Earlier this week, the Virginia House of Delegates approved an exciting piece of legislation that would allow the state to make it easier for consumers to buy fuel-efficient and electric vehicles at car dealerships in the Commonwealth.
That in turn could help drivers save money on fuel and reduce our air pollution: a win-win no matter how you slice it.
But before the bill can get signed into law, it must pass through the Senate by next week. Can you send a message to your VA Senator now and ask them to vote YES on House Bill 1965?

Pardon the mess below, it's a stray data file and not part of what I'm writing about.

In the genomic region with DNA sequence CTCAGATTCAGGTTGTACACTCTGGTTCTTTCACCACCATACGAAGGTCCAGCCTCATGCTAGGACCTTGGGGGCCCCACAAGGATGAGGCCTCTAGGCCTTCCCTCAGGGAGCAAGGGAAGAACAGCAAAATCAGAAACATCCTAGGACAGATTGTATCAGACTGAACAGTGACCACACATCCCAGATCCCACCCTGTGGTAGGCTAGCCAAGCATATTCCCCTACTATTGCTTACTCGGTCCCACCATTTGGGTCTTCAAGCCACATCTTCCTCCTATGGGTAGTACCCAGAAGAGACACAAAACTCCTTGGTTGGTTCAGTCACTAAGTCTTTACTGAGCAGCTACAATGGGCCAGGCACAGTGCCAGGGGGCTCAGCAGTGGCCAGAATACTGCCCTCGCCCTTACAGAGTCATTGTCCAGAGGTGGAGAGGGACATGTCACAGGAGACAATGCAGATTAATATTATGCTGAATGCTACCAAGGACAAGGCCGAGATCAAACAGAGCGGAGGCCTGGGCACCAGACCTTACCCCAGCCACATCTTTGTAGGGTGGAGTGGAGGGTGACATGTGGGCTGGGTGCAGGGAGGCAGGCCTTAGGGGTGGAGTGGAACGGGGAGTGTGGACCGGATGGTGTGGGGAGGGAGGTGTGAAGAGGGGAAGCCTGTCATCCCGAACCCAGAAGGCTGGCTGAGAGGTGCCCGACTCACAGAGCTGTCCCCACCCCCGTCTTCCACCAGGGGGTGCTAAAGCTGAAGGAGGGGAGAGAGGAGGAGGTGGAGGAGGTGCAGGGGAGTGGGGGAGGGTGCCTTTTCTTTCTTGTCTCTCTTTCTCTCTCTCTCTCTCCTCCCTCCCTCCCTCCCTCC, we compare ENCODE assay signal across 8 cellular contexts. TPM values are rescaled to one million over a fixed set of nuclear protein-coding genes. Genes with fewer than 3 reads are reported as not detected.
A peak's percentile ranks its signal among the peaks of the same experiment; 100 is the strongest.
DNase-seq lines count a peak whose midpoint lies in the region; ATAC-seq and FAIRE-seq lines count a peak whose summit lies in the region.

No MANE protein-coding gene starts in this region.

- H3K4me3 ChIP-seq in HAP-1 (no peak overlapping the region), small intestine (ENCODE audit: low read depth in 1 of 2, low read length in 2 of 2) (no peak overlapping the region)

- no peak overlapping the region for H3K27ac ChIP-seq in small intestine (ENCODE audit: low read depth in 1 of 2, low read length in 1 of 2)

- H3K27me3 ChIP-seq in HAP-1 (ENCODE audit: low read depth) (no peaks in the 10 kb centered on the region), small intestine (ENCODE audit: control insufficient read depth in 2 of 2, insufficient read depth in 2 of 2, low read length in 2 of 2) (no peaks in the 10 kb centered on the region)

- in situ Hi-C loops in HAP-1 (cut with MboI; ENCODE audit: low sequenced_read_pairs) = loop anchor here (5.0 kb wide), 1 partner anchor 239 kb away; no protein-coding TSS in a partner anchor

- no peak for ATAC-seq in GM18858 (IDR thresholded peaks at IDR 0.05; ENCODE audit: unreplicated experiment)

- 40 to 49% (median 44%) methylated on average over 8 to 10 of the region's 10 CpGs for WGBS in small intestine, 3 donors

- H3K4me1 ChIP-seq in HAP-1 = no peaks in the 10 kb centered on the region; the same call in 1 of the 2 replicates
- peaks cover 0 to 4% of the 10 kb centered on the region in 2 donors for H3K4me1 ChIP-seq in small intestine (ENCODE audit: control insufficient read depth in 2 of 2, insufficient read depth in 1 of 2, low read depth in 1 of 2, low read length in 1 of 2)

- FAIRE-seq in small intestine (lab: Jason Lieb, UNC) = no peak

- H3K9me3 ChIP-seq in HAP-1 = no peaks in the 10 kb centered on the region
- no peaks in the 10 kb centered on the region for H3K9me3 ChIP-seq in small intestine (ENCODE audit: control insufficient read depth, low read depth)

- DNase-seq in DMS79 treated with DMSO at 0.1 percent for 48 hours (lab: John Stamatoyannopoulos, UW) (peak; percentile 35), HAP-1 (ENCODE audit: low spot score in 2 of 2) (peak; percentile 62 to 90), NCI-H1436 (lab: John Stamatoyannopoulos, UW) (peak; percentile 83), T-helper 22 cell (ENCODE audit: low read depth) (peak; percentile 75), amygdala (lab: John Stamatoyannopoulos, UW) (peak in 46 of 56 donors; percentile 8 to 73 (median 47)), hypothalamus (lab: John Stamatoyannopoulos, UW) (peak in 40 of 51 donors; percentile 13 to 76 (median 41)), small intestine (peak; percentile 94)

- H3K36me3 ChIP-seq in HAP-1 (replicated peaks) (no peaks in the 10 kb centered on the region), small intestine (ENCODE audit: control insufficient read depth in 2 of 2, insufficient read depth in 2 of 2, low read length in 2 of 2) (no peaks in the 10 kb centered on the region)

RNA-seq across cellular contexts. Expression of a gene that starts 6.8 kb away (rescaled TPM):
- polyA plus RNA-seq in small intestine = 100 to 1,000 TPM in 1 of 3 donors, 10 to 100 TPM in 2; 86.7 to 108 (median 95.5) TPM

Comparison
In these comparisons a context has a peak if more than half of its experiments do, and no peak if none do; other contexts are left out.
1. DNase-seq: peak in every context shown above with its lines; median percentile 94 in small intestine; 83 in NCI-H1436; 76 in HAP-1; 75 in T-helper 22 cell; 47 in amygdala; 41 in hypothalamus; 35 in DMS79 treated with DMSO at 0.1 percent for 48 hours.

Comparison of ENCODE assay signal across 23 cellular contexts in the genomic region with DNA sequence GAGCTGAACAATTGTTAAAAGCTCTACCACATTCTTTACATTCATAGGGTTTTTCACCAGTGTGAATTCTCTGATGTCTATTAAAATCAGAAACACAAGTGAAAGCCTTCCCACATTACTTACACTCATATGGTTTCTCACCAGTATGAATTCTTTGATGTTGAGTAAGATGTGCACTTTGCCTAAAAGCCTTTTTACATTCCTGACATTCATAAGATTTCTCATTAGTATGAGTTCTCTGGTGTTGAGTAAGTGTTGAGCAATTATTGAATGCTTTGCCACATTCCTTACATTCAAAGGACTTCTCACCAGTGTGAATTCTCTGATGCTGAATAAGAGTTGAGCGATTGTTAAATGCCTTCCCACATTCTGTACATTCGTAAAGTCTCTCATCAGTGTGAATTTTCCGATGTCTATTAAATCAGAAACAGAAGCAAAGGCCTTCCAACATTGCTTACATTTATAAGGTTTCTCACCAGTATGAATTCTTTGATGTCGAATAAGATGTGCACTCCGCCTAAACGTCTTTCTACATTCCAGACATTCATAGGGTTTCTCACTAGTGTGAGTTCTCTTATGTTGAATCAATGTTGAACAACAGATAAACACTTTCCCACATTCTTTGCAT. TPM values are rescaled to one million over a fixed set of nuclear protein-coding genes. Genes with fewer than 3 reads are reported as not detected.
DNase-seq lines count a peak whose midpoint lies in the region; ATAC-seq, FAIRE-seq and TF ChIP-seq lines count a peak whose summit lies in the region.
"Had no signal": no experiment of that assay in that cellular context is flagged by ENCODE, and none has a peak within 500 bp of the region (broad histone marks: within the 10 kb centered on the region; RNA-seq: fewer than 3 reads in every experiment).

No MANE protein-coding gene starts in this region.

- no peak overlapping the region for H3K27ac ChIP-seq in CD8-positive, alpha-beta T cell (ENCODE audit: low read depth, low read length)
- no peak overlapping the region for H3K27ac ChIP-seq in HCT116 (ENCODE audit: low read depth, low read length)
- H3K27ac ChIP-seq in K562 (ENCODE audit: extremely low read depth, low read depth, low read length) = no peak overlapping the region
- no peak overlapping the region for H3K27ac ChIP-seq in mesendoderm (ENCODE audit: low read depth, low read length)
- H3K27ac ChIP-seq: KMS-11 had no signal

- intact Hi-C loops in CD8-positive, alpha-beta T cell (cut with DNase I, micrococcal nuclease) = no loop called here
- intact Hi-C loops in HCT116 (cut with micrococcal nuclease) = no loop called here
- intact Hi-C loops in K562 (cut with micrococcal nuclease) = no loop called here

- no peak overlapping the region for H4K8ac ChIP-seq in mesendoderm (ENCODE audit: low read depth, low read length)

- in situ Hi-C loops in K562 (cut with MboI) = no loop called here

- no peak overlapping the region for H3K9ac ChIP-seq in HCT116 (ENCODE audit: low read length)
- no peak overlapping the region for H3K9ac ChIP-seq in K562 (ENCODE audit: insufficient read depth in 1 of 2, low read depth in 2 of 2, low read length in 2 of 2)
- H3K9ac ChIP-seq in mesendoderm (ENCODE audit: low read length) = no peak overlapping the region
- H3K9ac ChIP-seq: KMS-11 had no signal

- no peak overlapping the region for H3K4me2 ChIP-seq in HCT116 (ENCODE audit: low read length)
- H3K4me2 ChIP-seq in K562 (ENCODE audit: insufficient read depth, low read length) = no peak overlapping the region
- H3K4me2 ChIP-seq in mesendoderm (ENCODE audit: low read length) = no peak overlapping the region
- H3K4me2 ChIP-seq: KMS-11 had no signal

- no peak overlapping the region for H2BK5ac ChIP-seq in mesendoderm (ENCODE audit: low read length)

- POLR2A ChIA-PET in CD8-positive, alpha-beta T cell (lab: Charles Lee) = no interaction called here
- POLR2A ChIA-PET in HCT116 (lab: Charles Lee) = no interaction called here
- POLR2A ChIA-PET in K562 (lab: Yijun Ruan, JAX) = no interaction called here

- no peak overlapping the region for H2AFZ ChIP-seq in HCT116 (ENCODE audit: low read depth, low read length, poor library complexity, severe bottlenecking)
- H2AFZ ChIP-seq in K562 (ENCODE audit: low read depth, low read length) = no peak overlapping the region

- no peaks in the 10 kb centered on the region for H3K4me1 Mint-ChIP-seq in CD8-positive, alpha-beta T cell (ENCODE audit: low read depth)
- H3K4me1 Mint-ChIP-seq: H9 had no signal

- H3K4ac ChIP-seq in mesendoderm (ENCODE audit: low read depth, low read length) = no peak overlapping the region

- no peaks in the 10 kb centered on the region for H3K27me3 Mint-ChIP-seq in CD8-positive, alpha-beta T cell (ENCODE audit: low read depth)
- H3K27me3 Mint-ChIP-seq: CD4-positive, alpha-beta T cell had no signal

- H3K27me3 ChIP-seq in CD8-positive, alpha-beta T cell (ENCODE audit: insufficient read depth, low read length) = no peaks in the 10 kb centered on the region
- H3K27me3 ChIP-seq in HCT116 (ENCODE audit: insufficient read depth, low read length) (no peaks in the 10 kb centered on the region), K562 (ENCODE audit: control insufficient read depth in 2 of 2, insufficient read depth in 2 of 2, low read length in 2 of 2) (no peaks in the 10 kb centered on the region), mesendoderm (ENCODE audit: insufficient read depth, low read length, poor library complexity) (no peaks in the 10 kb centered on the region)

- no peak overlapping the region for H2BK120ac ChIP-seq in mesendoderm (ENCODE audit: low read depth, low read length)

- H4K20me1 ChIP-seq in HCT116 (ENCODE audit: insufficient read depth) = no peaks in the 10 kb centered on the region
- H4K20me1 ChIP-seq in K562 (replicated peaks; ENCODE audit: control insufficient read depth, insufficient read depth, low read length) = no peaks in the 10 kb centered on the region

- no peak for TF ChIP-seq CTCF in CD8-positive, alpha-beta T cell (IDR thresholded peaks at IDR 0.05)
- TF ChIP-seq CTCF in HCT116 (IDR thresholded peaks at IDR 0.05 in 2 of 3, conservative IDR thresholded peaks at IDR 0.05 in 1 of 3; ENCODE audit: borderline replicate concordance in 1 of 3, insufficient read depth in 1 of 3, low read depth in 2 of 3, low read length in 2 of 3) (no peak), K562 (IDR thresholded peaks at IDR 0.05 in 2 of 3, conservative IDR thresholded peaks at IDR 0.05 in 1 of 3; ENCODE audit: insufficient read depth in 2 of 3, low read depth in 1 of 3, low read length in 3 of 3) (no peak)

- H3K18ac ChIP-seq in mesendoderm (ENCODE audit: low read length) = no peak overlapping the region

Virginia Health Service Areas and Health Districts
by James C. Sherlock
As I have studied and reported upon Virginia’s struggles in COVID response, many things have come into focus that need to be done better in healthcare. I have reported on a lot of them here and called for changes.
One major, overarching flaw needs attention.
Virginia’s physicians and nurses do not have sufficient influence over health laws, policy, regulations, Department of Health oversight or health programs. Physicians and nurses as organized groups largely were neither consulted or listened to in COVID response policy. If you doubt it, ask them. They are beyond frustrated.
When you needed a COVID vaccination, were you able to get one from your doctor or nurse practitioner? Didn’t think so.
I will recommend here a way to change the balance of influence. It is important to all Virginians that it indeed be altered. Continue reading